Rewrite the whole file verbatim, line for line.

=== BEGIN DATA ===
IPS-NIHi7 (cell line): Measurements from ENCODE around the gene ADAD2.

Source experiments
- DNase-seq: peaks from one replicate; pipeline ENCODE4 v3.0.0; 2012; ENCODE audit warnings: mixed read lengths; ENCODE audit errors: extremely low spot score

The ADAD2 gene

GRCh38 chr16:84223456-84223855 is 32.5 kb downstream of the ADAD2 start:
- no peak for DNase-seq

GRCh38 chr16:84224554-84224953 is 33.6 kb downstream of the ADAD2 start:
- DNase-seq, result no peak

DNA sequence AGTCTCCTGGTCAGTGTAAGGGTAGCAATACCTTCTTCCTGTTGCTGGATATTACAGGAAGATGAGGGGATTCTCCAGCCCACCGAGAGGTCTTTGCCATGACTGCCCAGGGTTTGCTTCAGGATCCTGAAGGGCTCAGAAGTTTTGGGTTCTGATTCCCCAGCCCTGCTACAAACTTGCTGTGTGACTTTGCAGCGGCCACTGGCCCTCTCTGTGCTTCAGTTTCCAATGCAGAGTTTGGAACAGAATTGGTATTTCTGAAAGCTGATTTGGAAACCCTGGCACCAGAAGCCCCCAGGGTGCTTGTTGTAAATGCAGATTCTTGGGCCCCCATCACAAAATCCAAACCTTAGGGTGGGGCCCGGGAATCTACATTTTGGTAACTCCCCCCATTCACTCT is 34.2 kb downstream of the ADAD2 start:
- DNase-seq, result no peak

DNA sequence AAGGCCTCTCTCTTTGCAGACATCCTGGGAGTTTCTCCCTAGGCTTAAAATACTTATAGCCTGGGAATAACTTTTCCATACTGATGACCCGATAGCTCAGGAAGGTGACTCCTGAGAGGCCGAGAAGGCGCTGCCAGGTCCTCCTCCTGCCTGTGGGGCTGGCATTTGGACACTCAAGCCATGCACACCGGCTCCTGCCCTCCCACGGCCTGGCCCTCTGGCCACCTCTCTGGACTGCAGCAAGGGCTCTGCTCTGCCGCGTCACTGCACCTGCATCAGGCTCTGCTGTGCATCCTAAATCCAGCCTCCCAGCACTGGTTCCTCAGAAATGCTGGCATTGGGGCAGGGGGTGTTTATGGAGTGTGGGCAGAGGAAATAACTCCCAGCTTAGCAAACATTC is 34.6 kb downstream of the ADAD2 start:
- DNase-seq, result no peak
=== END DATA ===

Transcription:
IPS-NIHi7 (cell line): Measurements from ENCODE around the gene ADAD2.

Source experiments
- DNase-seq: peaks from one replicate; pipeline ENCODE4 v3.0.0; 2012; ENCODE audit warnings: mixed read lengths; ENCODE audit errors: extremely low spot score

The ADAD2 gene

GRCh38 chr16:84223456-84223855 is 32.5 kb downstream of the ADAD2 start:
- no peak for DNase-seq

GRCh38 chr16:84224554-84224953 is 33.6 kb downstream of the ADAD2 start:
- DNase-seq, result no peak

DNA sequence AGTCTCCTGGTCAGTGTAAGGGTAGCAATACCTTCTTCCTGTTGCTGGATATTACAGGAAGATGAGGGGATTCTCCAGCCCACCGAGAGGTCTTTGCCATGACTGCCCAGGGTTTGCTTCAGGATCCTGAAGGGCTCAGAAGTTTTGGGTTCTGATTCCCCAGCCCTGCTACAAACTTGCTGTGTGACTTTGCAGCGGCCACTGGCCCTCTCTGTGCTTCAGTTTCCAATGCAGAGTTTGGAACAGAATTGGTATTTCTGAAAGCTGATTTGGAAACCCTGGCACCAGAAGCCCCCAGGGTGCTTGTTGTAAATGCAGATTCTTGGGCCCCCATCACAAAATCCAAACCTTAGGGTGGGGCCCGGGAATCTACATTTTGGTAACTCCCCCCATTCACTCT is 34.2 kb downstream of the ADAD2 start:
- DNase-seq, result no peak

DNA sequence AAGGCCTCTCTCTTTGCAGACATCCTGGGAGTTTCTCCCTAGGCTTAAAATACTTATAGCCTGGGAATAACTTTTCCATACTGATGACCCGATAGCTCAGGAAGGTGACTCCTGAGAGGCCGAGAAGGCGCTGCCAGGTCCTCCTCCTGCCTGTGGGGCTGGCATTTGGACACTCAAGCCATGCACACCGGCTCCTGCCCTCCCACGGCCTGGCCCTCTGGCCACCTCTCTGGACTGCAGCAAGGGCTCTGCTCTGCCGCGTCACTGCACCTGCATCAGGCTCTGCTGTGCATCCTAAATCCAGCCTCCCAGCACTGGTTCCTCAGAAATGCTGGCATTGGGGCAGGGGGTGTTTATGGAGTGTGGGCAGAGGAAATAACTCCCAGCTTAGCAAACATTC is 34.6 kb downstream of the ADAD2 start:
- DNase-seq, result no peak